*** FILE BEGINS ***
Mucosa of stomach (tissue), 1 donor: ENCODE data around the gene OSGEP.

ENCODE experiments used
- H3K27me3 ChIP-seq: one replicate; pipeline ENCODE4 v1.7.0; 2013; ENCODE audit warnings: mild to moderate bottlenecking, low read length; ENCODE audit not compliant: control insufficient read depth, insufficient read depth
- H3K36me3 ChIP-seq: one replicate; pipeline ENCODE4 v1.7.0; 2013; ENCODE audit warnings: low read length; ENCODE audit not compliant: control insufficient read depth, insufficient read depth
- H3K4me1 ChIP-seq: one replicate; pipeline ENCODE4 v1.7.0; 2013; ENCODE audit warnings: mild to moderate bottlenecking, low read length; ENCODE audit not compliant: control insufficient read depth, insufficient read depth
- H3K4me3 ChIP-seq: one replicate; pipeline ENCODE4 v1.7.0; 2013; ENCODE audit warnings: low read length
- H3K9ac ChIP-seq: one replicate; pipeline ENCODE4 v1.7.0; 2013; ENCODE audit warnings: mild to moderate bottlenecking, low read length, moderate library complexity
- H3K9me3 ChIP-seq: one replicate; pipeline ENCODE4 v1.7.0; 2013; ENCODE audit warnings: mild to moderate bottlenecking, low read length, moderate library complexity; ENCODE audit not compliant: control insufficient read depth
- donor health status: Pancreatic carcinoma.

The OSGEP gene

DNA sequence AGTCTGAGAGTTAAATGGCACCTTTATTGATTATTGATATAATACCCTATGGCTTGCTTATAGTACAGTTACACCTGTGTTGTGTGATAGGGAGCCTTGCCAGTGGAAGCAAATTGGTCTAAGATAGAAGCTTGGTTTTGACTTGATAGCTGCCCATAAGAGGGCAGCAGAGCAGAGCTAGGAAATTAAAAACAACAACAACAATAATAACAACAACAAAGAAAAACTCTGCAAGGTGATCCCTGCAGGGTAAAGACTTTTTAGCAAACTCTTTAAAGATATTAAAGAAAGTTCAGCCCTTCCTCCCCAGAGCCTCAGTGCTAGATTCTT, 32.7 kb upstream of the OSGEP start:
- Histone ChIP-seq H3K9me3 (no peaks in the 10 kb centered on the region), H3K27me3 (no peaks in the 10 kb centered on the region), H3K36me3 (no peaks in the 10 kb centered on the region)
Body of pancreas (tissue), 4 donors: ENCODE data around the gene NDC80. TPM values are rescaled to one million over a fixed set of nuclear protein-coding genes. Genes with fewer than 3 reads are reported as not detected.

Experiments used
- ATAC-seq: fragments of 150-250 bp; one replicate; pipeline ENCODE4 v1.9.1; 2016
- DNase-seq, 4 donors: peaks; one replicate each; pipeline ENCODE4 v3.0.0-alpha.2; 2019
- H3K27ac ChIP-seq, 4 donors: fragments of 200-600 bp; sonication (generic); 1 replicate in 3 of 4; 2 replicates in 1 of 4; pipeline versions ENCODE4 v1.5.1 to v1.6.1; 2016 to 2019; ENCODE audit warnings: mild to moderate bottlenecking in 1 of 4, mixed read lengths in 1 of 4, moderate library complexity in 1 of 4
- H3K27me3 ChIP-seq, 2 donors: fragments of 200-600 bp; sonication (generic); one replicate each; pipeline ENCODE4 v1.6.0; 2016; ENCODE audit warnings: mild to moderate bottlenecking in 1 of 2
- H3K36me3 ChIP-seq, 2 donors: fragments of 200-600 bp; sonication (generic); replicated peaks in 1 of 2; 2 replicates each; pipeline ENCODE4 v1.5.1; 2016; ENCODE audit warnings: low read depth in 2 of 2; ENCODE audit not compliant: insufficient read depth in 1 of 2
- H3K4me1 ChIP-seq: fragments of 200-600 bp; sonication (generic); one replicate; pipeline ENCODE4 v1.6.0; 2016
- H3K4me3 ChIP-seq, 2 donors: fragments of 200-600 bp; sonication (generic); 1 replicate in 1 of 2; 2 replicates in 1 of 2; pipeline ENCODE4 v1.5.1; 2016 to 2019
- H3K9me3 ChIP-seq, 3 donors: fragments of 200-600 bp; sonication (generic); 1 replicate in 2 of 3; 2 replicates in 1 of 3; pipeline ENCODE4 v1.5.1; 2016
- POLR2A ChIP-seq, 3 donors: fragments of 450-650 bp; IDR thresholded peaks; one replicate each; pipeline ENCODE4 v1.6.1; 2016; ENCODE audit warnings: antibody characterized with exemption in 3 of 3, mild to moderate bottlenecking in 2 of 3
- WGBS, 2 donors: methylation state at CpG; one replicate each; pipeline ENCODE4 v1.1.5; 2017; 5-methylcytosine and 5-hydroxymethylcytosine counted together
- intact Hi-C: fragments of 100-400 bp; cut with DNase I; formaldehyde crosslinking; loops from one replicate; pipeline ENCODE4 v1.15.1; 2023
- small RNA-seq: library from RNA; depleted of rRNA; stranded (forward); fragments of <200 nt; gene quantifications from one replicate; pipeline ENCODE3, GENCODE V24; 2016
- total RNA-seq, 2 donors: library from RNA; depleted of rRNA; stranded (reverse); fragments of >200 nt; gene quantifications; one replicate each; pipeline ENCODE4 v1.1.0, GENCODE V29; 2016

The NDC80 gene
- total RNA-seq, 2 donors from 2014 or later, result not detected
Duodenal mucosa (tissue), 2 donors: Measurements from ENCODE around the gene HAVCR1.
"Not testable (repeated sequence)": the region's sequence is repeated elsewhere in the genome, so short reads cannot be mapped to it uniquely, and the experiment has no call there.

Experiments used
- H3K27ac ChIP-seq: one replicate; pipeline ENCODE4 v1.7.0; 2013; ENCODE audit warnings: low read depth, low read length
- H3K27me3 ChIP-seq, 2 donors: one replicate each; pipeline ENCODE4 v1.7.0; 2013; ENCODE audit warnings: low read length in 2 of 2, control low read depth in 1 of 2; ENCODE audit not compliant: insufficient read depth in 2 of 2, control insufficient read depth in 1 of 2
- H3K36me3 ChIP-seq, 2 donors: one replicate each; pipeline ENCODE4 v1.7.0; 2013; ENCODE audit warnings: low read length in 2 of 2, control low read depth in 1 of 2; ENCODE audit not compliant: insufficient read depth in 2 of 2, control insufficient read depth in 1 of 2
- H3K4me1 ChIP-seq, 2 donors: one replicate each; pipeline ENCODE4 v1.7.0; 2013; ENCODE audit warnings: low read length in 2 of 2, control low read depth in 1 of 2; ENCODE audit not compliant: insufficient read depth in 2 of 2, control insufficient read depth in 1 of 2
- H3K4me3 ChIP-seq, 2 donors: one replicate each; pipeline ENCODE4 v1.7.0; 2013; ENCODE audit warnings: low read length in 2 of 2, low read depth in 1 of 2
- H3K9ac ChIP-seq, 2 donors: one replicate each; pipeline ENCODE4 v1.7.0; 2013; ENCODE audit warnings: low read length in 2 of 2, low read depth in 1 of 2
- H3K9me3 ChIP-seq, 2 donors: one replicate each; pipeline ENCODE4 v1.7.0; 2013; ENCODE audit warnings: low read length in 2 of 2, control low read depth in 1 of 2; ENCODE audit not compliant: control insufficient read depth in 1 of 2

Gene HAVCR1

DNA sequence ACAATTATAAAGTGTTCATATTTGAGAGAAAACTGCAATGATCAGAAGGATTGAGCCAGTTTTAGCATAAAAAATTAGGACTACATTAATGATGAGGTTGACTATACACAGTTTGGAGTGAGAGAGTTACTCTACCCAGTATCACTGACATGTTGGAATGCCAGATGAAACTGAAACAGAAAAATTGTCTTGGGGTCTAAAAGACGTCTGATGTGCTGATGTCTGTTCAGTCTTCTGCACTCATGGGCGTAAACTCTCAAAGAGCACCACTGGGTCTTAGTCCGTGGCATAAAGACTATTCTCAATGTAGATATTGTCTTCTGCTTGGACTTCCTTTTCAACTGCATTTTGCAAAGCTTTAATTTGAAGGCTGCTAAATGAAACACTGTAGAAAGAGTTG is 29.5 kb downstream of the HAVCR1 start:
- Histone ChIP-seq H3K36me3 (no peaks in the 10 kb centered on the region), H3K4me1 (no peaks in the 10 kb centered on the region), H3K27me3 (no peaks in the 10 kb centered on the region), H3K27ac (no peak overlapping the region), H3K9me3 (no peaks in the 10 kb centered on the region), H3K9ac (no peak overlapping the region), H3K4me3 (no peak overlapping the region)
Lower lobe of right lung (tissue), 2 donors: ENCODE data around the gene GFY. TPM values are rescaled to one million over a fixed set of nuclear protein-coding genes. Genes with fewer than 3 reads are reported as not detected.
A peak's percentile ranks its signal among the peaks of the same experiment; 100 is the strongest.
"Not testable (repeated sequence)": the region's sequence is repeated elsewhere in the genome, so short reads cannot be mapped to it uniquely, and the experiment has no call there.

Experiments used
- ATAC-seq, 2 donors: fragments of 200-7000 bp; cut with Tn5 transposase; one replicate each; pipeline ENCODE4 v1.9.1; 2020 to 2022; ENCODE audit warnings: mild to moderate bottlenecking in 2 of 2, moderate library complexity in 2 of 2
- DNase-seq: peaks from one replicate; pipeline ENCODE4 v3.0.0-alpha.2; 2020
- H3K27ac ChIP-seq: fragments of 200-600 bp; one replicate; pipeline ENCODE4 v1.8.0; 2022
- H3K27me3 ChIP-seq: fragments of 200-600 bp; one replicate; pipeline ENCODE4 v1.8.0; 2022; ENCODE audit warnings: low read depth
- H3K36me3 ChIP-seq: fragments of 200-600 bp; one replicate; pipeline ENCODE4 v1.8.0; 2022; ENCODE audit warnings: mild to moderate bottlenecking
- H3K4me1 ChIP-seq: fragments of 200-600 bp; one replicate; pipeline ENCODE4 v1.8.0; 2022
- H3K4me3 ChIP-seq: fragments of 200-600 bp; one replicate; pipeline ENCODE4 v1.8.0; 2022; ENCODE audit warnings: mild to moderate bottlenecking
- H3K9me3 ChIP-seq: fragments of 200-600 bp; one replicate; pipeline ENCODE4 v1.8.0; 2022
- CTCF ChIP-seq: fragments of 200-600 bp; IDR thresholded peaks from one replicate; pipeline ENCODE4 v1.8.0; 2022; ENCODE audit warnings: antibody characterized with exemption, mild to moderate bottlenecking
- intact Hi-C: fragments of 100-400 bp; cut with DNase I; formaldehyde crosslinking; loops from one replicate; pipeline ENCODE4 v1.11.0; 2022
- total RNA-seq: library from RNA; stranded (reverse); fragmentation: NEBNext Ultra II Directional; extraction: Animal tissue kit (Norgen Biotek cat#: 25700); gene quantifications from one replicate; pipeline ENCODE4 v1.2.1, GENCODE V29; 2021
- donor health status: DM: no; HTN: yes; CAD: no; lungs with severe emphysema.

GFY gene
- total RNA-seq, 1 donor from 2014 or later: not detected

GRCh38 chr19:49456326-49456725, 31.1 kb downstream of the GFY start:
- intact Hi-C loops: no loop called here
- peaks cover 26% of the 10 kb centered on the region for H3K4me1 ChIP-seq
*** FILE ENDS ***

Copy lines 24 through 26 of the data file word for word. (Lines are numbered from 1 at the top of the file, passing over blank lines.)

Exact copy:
- WGBS, 2 donors: methylation state at CpG; one replicate each; pipeline ENCODE4 v1.1.5; 2017; 5-methylcytosine and 5-hydroxymethylcytosine counted together
- intact Hi-C: fragments of 100-400 bp; cut with DNase I; formaldehyde crosslinking; loops from one replicate; pipeline ENCODE4 v1.15.1; 2023
- small RNA-seq: library from RNA; depleted of rRNA; stranded (forward); fragments of <200 nt; gene quantifications from one replicate; pipeline ENCODE3, GENCODE V24; 2016